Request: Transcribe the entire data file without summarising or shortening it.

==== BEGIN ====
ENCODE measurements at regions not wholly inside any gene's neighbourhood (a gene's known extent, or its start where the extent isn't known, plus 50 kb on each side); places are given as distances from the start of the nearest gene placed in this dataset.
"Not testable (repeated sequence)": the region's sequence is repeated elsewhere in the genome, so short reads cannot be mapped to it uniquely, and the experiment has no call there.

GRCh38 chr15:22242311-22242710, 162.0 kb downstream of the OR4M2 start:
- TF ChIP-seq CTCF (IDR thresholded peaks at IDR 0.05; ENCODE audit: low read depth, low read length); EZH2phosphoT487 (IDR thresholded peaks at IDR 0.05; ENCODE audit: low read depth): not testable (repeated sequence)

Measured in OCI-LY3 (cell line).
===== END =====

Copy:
ENCODE measurements at regions not wholly inside any gene's neighbourhood (a gene's known extent, or its start where the extent isn't known, plus 50 kb on each side); places are given as distances from the start of the nearest gene placed in this dataset.
"Not testable (repeated sequence)": the region's sequence is repeated elsewhere in the genome, so short reads cannot be mapped to it uniquely, and the experiment has no call there.

GRCh38 chr15:22242311-22242710, 162.0 kb downstream of the OR4M2 start:
- TF ChIP-seq CTCF (IDR thresholded peaks at IDR 0.05; ENCODE audit: low read depth, low read length); EZH2phosphoT487 (IDR thresholded peaks at IDR 0.05; ENCODE audit: low read depth): not testable (repeated sequence)

Measured in OCI-LY3 (cell line).